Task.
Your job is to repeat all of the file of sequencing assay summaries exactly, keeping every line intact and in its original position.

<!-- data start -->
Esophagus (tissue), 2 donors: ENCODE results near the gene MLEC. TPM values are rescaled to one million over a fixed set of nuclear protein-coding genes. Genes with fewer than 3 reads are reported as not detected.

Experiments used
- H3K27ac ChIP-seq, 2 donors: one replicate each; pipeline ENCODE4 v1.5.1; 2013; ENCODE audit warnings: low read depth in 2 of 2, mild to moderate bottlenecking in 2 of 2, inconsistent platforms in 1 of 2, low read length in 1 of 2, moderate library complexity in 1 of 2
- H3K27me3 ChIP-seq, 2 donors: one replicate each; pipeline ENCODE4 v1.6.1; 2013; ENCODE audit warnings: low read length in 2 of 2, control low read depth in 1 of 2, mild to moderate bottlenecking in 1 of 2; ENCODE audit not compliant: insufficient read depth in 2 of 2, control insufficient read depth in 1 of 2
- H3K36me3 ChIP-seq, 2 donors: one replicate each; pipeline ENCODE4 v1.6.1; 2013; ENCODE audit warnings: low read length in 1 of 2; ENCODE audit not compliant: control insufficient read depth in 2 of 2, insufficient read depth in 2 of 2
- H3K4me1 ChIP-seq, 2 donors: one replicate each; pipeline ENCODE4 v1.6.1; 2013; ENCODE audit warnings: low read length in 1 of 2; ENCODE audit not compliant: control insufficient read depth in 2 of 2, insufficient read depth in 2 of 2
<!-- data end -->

Esophagus (tissue), 2 donors: ENCODE results near the gene MLEC. TPM values are rescaled to one million over a fixed set of nuclear protein-coding genes. Genes with fewer than 3 reads are reported as not detected.

Experiments used
- H3K27ac ChIP-seq, 2 donors: one replicate each; pipeline ENCODE4 v1.5.1; 2013; ENCODE audit warnings: low read depth in 2 of 2, mild to moderate bottlenecking in 2 of 2, inconsistent platforms in 1 of 2, low read length in 1 of 2, moderate library complexity in 1 of 2
- H3K27me3 ChIP-seq, 2 donors: one replicate each; pipeline ENCODE4 v1.6.1; 2013; ENCODE audit warnings: low read length in 2 of 2, control low read depth in 1 of 2, mild to moderate bottlenecking in 1 of 2; ENCODE audit not compliant: insufficient read depth in 2 of 2, control insufficient read depth in 1 of 2
- H3K36me3 ChIP-seq, 2 donors: one replicate each; pipeline ENCODE4 v1.6.1; 2013; ENCODE audit warnings: low read length in 1 of 2; ENCODE audit not compliant: control insufficient read depth in 2 of 2, insufficient read depth in 2 of 2
- H3K4me1 ChIP-seq, 2 donors: one replicate each; pipeline ENCODE4 v1.6.1; 2013; ENCODE audit warnings: low read length in 1 of 2; ENCODE audit not compliant: control insufficient read depth in 2 of 2, insufficient read depth in 2 of 2